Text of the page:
GNH indicates that development has many more dimensions than that associated with Gross National Product and that it should be understood as a process that seeks to maximize happiness rather than simply economic growth. It places the individual at the center of all development efforts and recognizes that the individual has material, spiritual and emotional needs.

The four pillars of GNH are sustainable and equitable socio-economic development; conservation of the environment; preservation and promotion of culture and good governance.

Bhutan’s unique application of a consolidated and integrated approach to development has gained much international attention and in recent years there have been numerous initiatives around the world to incorporate happiness as an alternative means to development.


Bhutan has witnessed rapid economic growth over the last five decades registering an average growth rate of 7% per annum in the last decade. In 2007, Bhutan was one of the fastest growing economies in the world, with an annual growth rate of 19.7 percent. This was mainly due to the commissioning of the hydropower projects. As of 2008, the country’s per capita income stood at US$ 2,152.

Although Bhutan is predominantly an agrarian economy, since 1980 the percentage share of primary sector to GDP has been declining and the share of the secondary and tertiary sector has been increasing. Hydropower is the main driver of economic growth in Bhutan. Tourism, in the service sector, is also one of the main contributors to the national revenue and foreign currency earnings.

This is an indication of a gradual transformation of the economy from primary sector to the secondary and tertiary sectors like manufacturing, energy, construction and services. The diversification of the economy is being pursued through the development of skills and higher value added economic activities.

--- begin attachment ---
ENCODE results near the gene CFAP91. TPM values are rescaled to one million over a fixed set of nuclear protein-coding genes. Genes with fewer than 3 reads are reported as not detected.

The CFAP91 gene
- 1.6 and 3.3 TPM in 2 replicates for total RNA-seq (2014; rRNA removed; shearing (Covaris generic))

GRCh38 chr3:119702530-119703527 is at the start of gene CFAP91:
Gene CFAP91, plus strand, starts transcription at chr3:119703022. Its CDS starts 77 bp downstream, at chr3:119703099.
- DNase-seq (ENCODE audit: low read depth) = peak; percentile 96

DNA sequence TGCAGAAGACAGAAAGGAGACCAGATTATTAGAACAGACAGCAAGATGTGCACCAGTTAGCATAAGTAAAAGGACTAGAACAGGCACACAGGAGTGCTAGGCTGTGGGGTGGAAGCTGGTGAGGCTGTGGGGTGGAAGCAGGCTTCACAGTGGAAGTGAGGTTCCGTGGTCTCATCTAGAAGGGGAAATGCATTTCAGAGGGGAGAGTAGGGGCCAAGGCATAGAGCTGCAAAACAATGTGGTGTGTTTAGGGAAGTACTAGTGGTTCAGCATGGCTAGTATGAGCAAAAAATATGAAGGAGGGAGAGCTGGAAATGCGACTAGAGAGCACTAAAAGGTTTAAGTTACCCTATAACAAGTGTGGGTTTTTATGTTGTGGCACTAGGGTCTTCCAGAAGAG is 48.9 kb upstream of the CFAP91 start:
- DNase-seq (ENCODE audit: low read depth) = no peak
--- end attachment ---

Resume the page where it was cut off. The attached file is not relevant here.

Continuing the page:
Bhutan’s trade is heavily concentrated in the region. India continues to remain the largest trading partner accounting for more than 80% of Bhutan’s total trade, although the share of trade with other countries has grown over the years.  Bhutan has free trade relations with India and preferential trade agreement with Bangladesh. It is pursuing negotiations for preferential / free trade agreement with Nepal and Thailand.

Bhutan is a member of the South Asian Free Trade Area (SAFTA) and the Bay of Bengal Initiative for Multi-sectoral Technical and Economic Cooperation (BIMSTEC) and has taken steps towards accession to the WTO.


Preservation and promotion of culture is one of the four pillars of Gross National Happiness (the guiding development philosophy of Bhutan). It is an integral aspect of Bhutan’s development and all policies and programs are formulated in a way that ensures that they do not negatively impact on culture.

Culture in Bhutan is a living phenomenon. Day to day rituals, traditional arts and crafts, festivals, ceremonies, values systems all hold deep significance for the Bhutanese people and it is these values that define them.


The Bhutanese population is composed of three main ethnic groups. The Sharchopas of Eastern Bhutan are considered to the earliest inhabitants of Bhutan and are of Indo-Mongoloid descend. The Ngalopas migrated from the Tibetan plains and live mostly in western Bhutan. The Lhotsampas, who are mostly of the Nepalese origin, settled in the southern foothills of the country in the early twentieth century.

This ethnic diversity of the people has resulted in a mosaic of cultures, lifestyles, languages and belief systems. In a country of a little over 600,000 people, there are as many as 19 different dialects languages. Dzongkha is the national language of the country. English is the medium of instruction in schools and is widely spoken